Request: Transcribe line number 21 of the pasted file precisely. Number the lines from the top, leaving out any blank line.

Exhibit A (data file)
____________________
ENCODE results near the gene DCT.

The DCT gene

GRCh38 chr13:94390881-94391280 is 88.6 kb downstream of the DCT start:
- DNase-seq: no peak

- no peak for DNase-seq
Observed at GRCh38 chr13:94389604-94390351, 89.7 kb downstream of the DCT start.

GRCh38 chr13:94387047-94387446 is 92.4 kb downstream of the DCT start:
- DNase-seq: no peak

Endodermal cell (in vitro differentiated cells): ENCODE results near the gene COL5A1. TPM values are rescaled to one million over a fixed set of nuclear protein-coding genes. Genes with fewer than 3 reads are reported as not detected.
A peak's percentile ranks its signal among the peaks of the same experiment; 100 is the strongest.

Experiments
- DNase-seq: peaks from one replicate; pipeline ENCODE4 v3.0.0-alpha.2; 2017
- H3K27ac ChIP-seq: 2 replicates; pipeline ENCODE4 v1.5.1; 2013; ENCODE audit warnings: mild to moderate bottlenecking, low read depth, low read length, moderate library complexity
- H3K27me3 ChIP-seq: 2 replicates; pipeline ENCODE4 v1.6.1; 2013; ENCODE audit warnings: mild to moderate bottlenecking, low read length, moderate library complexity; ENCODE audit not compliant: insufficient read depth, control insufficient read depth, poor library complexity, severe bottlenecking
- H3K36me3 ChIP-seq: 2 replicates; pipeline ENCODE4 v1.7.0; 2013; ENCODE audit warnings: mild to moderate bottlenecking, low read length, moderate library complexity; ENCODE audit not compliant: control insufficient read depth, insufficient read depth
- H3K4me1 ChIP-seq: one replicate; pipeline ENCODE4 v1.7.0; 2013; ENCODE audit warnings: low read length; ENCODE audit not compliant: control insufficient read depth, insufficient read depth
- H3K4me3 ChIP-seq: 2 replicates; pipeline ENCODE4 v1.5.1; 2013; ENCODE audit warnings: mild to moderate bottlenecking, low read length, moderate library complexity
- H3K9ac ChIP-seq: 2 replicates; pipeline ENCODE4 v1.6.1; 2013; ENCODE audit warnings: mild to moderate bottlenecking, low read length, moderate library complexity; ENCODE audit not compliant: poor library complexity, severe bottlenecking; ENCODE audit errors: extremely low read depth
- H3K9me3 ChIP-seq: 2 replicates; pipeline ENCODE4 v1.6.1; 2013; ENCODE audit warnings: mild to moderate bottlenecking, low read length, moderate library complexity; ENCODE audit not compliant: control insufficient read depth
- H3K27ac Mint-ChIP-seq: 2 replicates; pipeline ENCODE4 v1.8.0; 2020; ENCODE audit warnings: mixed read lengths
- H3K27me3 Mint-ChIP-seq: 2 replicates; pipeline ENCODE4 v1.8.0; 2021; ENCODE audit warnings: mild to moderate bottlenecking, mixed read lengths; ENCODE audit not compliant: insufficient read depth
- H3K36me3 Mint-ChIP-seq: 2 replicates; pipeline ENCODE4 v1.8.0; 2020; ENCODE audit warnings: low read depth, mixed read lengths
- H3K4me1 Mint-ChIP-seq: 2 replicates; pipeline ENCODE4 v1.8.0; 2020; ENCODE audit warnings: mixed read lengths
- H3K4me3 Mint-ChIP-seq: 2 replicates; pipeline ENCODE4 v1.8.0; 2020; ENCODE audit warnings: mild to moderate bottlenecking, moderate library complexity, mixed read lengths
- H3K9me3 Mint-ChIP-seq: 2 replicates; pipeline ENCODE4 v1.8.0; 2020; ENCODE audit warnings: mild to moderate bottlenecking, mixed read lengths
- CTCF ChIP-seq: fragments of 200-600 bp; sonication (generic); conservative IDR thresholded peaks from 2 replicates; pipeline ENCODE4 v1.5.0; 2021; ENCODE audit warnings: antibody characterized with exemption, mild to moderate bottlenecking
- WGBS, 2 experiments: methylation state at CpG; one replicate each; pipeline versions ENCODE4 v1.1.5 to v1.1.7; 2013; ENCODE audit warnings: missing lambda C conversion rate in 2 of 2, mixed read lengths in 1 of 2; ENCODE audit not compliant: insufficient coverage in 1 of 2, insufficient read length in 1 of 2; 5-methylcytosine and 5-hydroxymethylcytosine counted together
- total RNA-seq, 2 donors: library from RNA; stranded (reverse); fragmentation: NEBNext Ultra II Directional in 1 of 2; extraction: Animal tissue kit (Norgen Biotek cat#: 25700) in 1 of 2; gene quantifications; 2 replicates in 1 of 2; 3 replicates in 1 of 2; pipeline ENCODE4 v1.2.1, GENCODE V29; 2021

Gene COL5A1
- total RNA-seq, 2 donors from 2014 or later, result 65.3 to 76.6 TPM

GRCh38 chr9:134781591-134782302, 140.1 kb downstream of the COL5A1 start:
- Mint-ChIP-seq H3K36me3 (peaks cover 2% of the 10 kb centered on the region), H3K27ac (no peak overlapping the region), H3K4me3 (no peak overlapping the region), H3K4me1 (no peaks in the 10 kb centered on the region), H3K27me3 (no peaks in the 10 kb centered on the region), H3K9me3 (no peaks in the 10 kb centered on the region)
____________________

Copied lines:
- H3K27me3 Mint-ChIP-seq: 2 replicates; pipeline ENCODE4 v1.8.0; 2021; ENCODE audit warnings: mild to moderate bottlenecking, mixed read lengths; ENCODE audit not compliant: insufficient read depth